Given such examples it is valid to ask whether central planning is even possible, let alone effective?  Central planners use statistics in an attempt to aggregate data from large numbers of people but how does one average out the desires of Amazonian loggers, miners and anthropologists against the desire of the Indios Bravos just to be left alone? Is it even possible to rank the attachment to the rain forest of an Indian shaman against the attachment of a western pharmacological researcher searching the rainforest for undiscovered drugs?

The truth is that, central planners today are simply forced to take sides and favor one interest group over another – currently spenders over savers, banks over taxpayers, unions over consumers, oil companies over environmentalists. The bottom line is that despite the fortune spent on government research and central planning, most decisions are still made following the maxim of Willie Sutton, the famous bank robber, who said “I go where the money is and I go there often.” We need to move away from thinking that the foundational economic problem of society is one of taking 61 percent of our national income and transferring it to the government so a group of politicians and bureaucrats can plan how to spend it. The real problem of society should be how do we set up fair and just rules that facilitate the implementation of individual plans, the goals and relative importance of which only those individuals know?

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 “One of the best ways to get yourself a reputation as a dangerous citizen these days is to go about repeating the very phrases which our founding fathers used in the great struggle for independence.” Charles Austin Beard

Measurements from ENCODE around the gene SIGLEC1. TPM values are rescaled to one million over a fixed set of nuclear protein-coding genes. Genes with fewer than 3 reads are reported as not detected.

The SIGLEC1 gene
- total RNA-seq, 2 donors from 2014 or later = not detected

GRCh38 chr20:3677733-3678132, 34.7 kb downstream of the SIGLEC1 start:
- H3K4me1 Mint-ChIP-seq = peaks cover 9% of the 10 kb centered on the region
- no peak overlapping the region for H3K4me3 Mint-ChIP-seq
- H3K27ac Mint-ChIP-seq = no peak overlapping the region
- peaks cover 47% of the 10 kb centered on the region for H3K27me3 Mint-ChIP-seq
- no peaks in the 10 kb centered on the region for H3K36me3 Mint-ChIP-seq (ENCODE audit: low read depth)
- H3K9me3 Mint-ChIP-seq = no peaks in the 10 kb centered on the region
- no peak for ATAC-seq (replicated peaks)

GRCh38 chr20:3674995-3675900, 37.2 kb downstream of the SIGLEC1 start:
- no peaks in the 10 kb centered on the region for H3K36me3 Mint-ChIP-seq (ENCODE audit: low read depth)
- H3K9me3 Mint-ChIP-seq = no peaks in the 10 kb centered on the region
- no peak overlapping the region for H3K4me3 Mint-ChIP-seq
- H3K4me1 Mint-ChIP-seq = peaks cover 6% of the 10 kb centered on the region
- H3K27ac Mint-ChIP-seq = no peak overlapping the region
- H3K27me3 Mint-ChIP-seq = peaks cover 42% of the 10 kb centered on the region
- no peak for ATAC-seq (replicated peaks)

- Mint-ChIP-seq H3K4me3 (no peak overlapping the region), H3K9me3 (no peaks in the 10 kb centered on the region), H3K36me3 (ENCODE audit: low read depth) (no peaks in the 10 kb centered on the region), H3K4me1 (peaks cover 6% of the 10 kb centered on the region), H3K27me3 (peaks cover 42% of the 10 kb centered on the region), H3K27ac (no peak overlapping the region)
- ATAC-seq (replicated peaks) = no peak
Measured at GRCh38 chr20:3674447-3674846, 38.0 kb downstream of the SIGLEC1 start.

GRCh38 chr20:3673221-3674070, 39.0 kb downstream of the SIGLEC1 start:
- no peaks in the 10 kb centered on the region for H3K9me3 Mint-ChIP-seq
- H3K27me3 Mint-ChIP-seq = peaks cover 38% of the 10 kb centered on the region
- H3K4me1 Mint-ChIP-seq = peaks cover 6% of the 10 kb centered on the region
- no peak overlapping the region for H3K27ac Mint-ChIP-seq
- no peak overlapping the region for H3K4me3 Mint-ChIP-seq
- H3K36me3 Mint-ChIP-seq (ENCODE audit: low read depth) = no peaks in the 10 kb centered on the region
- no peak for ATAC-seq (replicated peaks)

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About Malcolm Greenhill

Malcolm Greenhill is President of Sterling Futures, a fee-based financial advisory firm, based in San Francisco. I write about wealth related issues in the broadest sense of the word. When I am not writing, reading, working and spending time with family, I try to spend as much time as possible backpacking in the wilderness.

View all posts by Malcolm Greenhill

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4 Comments on “Planning or Scamming?”

  1. Susie Says:

    Malcolm you always have such timely content. I may not agree with you 100%, but I am forced to think about how I want my life, my country and the world to go now and in the future. Thanks for taking the time to share. And again thanks for all you have done for me and my family.

    Reply

  2. Jon Sharp Says:

    Most sources suggest govnt spending is around 40% of GDP in the US. What’s the 61% to which you refer? As for the 40% we have a choice. If we don’t want the services government provides then fine. Let’s scrap the military, end social security and medicare, stop monitoring food quality, forget about the environment (air and water quality), end public education, get rid of the firefighters, police, vehicle licensing, a unified transport network (FAA, Freeways) and so on. I am sure the private sector will step in and do some/all of those things for us and the level, extent and quality of how they do it will be determined by the market instead of the ballot box. Having seen what the market has done for our financial and banking industry or the sorry state of healthcare, I am not sure I am willing to trust the market on all the above. I suspect most people would draw the line somewhere. So where would you draw the line?